Ex-US Attorney Johnny Sutton is Back in the "Justice" Game

Recently retired prosecutor will work once again for former boss: John Ashcroft

What happens to your career in America when you oversee a federal investigation in which an informant, paid by the government and with the knowledge of federal agents and prosecutors, is allowed to assist in the torture and murder of a dozen people?

You later land a high-paying job defending well-heeled corporate clients against the government, right?

And when the facts of the U.S. government’s complicity in those heinous crimes are pointed out to you in a letter from a DEA commander, what course of action best advances your career?

It certainly has to be orchestrating the retaliation against the whistleblower to silence him and, with the assistance of your bosses, covering up the government’s role in the murders, right?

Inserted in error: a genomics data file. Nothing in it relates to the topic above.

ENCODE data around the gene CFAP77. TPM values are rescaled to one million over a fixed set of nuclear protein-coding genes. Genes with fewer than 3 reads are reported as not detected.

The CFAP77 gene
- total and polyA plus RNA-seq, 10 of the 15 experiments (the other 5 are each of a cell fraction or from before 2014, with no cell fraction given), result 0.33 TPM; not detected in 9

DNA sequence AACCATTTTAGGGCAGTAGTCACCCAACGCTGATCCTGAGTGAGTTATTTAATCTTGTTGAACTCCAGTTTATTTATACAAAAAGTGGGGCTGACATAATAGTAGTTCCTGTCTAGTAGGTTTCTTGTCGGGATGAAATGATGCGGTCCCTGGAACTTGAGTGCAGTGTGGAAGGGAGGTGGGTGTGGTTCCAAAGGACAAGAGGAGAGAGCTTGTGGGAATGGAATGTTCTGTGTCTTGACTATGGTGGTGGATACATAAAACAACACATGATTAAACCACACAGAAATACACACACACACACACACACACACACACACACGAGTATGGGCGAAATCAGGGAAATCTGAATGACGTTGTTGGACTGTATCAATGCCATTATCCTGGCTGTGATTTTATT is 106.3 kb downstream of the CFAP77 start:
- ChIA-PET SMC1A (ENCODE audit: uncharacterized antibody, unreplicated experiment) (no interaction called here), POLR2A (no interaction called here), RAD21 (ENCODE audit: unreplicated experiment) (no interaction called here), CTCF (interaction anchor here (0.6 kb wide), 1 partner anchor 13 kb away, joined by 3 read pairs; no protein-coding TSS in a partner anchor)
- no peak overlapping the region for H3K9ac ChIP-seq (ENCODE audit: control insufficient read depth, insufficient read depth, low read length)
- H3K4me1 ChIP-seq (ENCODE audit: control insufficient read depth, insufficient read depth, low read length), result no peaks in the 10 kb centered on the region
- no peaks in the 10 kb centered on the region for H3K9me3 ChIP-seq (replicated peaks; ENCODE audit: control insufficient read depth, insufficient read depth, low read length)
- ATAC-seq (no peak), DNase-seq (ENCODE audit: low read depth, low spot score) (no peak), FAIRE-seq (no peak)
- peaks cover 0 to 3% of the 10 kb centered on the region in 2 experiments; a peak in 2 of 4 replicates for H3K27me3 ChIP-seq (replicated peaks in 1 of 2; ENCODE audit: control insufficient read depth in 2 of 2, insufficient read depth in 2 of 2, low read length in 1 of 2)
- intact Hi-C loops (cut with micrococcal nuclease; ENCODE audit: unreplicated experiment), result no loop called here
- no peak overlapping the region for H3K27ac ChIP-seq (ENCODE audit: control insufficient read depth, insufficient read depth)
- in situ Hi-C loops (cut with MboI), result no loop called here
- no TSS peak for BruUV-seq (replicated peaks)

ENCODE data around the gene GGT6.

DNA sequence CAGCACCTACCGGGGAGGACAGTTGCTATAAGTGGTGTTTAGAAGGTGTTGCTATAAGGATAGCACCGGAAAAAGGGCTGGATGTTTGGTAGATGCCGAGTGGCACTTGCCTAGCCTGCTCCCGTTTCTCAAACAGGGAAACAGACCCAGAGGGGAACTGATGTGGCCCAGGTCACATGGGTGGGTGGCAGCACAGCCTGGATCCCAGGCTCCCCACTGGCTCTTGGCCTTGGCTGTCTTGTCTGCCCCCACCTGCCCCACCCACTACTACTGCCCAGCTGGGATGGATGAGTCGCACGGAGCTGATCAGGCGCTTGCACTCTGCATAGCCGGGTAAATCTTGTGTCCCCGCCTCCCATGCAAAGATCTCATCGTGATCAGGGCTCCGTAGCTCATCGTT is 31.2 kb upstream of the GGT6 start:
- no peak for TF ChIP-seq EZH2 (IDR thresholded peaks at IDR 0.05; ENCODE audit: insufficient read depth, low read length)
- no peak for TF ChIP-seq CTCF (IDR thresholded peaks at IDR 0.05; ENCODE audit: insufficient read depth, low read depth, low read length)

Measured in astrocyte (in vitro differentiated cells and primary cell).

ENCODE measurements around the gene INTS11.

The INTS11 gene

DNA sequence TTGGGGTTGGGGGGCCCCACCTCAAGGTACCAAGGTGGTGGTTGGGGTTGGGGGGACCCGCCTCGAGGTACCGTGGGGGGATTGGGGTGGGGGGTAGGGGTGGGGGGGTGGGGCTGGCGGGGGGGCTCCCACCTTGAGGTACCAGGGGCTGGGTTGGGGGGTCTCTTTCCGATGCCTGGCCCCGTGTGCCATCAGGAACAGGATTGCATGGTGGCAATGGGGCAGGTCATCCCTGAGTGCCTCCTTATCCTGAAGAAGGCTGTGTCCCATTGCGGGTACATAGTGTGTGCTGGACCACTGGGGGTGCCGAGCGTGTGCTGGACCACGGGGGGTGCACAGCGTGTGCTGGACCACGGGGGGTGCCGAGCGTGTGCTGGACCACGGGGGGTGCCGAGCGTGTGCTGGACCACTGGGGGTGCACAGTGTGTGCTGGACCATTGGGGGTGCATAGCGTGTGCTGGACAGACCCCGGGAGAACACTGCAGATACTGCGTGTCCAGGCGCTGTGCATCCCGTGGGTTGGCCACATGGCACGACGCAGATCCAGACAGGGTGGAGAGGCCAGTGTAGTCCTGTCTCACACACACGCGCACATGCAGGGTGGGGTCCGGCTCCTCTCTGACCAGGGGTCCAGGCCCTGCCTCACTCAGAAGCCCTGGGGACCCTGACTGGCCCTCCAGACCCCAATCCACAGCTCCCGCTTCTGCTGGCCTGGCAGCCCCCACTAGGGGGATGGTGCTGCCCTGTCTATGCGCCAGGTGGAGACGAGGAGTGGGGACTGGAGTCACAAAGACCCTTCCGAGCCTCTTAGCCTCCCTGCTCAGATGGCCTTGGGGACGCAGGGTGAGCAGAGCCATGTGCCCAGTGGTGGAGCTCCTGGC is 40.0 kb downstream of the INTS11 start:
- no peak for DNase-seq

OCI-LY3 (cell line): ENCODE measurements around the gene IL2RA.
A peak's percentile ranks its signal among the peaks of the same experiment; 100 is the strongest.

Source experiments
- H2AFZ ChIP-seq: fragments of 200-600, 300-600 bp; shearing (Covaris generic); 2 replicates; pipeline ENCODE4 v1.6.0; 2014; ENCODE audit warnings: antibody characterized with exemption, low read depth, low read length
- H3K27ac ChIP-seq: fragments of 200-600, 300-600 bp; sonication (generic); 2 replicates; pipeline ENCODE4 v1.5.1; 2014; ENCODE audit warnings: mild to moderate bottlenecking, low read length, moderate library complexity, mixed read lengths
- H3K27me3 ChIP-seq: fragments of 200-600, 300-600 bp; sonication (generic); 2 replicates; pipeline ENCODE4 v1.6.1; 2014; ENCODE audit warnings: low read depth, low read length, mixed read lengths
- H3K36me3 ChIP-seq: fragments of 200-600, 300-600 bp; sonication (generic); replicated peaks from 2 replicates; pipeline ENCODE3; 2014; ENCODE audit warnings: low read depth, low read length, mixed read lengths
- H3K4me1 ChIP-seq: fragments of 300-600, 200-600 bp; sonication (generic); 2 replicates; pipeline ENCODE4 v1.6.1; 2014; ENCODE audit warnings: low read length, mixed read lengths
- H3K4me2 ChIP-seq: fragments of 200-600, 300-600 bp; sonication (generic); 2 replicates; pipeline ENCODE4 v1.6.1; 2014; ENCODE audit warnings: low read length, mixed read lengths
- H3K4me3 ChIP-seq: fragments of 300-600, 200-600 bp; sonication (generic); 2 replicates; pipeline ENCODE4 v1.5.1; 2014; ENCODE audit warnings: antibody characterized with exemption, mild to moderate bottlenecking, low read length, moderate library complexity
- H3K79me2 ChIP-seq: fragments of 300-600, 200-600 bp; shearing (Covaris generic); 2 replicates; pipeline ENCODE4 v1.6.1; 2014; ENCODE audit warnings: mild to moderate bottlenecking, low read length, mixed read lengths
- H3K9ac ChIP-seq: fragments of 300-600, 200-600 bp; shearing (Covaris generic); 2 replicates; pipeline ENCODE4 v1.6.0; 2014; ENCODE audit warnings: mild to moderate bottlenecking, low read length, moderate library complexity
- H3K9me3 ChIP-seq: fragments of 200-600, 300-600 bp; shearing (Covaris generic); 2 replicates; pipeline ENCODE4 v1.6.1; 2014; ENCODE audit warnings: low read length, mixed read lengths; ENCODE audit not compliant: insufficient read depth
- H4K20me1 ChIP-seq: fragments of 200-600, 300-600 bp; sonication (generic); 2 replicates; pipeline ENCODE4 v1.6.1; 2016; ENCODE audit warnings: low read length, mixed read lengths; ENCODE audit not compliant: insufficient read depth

Well, if you think that scenario is backwards, think again. This is America!

A dozen people were tortured and murdered between August 2003 and mid-January 2004 in a house in Ciudad Juárez, Mexico, just across the border from El Paso, Texas. The case has since been dubbed the House of Death.

The murders were carried out as part of a criminal enterprise overseen by Heriberto Santillan-Tabares, who U.S. prosecutors claim was a top lieutenant in Vicente Carrillo Fuentes’ (VCF’s) Juárez drug organization.

Federal agents with the Department of Homeland Security’s U.S. Immigration and Customs Enforcement (ICE) field office in El Paso had planted an informant inside of Santillan’s criminal syndicate. The federal agents, along with a U.S. prosecutor in El Paso, were using the informant to snare Santillan.

But something went terribly wrong with the investigation. The informant, with the knowledge of the ICE agents and a U.S. prosecutor, actually participated in the murders in Juarez, a fact the law enforcers went to great lengths to keep under wraps.

A high-ranking DEA agent, Sandalio Gonzalez, who served as the head of that agency’s field office in El Paso when the murders took place, blew the whistle on the alleged criminal cover-up in the ICE operation. Gonzalez exposed the fact that the ICE agents and a U.S. prosecutor knew their informant was a party to the homicides, yet allowed the murder spree to continue to assure the informant was not exposed — so they could continue to use him to make their case against Santillan.